I've also been struggling with how to announce Bob's Arlington ceremony to friends and colleagues. I spoke to a military representative who suggested social media. I do not post on social media so this idea isn't sitting well with me. This morning I considered sending out announcements to his closest friends and colleagues. This would save me the awkwardness and emotion of a personal phone call and the impersonality of a Facebook post. The ceremony is July 25 and I am mindful that summer schedules fill quickly. I planned to phone friends and colleagues this past week and could not bring myself to do so. A few folks are aware of the event, others would have only heard through the grapevine, if at all.
Does anyone here have any insight concerning announcing an inurnment one year post death? I do not want people to feel obligated to attend. I also do not want to miss notifying someone who wants to be there to honor him. Thanks in advance for any ideas.
Joann, I struggle with that question, "(w)hat is my purpose?" all of the time. I am 59 and my family's history suggests longevity. My father passed away at 93, my mom at 94, my aunt survives at 96, a great uncle died at 103 in 1964, etc. It is difficult for me to fathom another 35 years when I can't even determine how I will spend this morning, much less today.
I hope and pray that each of us will begin to glimpse our future in a positive light. I haven't worked outside the home for a long time. Might I go back? Maybe, but that isn't a decision for today. For today, I will concentrate on the next small segment of time. The big questions remain until I am ready to face them.
Hugs and prayers are ongoing.
Marty, There are not enough words to express my sorry to you over the loss of your husband. I have just hit my 5 year mark of loosing my husband to lung cancer and to be honest, I hate every day of being here, alone. It is a difficult challenage but somehow I made it this far. The first year is lived in a laundry list of firsts, the second year is disbelieve and the third year and then on is lived in reality as we move into survival mode. Living with the loss of a spouse is not something we get over we find ways to get through it. Take time for yourself and learn to breath. It truly is a baby step process and instead of looking forward into tomorrow live for today and take each day as a new beginning. You soon will be sorting through friendships because few will understand the pain we are going through since they have moved on with their lives. Unless they have gone through such heart wrenching grief will they truly understand our grief. Keep coming to this site because we truly understand your pain, we offer advice through our own experiences and we try to forward many cyber hugs as possible. Hugs, Jane P.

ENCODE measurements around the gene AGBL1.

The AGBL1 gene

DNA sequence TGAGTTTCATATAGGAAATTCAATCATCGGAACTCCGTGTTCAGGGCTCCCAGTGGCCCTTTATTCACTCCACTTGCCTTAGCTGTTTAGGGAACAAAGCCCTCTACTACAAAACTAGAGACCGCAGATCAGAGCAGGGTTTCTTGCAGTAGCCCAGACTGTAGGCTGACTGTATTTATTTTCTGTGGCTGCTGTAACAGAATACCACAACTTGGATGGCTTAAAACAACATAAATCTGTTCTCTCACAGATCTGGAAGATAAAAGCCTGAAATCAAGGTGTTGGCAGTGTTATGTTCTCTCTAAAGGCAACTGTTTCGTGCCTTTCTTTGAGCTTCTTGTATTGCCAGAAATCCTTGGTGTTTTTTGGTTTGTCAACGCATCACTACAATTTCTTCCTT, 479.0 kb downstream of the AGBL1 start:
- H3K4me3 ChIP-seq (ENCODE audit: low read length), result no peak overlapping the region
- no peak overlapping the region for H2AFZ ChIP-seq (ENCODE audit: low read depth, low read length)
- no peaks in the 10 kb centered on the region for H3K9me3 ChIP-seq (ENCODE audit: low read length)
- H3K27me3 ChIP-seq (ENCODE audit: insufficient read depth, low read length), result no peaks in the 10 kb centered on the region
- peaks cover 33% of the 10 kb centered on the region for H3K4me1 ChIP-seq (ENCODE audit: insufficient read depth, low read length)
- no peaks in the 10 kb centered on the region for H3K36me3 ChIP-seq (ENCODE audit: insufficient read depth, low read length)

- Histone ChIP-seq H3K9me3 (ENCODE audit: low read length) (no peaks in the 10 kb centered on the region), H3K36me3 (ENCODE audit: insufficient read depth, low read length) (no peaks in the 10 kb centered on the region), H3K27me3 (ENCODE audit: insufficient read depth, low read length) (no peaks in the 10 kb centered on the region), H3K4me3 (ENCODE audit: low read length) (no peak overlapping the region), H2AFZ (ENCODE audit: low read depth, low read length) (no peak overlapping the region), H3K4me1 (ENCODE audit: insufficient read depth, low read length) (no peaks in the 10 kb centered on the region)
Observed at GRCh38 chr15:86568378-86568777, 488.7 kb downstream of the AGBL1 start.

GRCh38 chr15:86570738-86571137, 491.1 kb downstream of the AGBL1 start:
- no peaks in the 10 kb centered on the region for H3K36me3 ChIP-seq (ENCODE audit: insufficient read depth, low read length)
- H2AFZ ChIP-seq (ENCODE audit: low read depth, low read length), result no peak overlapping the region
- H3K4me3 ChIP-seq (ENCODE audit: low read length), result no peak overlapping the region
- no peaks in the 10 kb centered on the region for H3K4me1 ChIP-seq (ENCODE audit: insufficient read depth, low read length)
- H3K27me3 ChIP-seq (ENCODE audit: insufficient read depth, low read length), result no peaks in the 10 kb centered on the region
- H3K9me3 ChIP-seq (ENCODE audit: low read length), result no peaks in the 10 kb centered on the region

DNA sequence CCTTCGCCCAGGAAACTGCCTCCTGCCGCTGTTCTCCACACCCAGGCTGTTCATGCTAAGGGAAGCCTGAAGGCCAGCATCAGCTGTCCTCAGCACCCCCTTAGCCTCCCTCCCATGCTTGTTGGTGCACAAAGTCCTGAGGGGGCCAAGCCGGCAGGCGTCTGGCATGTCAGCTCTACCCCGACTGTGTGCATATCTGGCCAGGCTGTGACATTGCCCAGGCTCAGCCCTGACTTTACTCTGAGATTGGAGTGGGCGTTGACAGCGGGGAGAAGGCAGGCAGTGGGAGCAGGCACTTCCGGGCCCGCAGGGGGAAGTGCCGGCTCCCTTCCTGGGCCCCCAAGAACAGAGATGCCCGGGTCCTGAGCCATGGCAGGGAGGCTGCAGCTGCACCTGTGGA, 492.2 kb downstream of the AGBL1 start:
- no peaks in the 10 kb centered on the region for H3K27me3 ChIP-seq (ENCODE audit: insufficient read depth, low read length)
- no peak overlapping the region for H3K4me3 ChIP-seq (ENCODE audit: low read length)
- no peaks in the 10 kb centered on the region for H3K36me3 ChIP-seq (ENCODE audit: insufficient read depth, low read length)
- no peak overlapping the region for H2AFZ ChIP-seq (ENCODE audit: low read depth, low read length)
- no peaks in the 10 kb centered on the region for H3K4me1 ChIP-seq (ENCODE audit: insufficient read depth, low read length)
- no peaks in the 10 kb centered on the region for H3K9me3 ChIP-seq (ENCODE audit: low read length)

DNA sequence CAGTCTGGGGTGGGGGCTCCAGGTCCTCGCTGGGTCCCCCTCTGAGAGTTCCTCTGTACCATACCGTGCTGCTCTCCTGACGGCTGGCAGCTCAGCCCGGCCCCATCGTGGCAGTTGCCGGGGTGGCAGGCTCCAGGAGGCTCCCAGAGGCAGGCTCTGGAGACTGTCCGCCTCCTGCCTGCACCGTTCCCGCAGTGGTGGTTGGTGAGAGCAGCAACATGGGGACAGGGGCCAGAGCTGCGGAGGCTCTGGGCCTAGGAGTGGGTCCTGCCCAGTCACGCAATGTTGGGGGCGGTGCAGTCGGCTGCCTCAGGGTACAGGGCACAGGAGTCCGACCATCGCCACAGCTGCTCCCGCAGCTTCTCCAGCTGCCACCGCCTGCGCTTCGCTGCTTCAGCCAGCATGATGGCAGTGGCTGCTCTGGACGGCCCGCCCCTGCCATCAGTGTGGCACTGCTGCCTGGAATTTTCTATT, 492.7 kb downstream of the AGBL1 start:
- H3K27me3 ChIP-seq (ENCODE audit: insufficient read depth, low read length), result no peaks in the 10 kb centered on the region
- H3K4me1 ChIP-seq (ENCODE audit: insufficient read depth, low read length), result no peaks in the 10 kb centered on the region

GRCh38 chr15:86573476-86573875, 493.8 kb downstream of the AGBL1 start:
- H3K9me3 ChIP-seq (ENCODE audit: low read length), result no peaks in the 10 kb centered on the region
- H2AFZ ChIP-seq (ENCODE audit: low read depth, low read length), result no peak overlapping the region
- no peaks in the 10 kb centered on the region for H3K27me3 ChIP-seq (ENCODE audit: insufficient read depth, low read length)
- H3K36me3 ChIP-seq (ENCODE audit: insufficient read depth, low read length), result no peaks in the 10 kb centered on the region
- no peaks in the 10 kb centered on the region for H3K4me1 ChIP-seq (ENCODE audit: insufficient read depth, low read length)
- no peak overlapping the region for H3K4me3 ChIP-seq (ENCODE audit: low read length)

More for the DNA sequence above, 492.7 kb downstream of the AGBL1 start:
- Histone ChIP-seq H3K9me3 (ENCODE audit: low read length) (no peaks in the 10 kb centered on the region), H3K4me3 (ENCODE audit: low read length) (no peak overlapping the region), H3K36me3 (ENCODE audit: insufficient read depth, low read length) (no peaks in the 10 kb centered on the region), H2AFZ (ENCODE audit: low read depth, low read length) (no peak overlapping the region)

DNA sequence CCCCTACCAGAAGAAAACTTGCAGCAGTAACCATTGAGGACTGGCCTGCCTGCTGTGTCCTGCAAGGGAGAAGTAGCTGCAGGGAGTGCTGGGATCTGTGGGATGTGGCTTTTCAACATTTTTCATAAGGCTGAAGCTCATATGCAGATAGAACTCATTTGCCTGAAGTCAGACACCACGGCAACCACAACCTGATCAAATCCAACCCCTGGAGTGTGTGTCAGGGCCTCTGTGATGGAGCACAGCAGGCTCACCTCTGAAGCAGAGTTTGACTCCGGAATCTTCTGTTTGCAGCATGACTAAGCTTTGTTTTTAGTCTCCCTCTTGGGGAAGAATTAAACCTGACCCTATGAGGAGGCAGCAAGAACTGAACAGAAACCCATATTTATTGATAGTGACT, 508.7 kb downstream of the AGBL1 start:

Marty, You have been blessed to have found this site, it truly saved my life. So many angels on here and you will find we are all in different stages of grief but grieving nonetheless. It does get easier with much time but those first few months are and will be horrific. My best advice is try not to make any life altering decisions within the first year of grief, you truly are not thinking straight. Keep a chart of bills coming in and going out, you will be surprised how many will go unnoticed. I had charts for everything, once I realized I was not paying bills nor doing banking as I once did. Grieving, such as ours is a roller coaster ride and a true baby step process, so take your time. My husband was 59 when he passed and I was 56 in the prime of our lives like you were so I can relate. I no longer post much any more, unless something shows up in my in box as your post did. I just feel God is tapping me on my shoulder and is telling me someone needs help. Hugs, Jane P.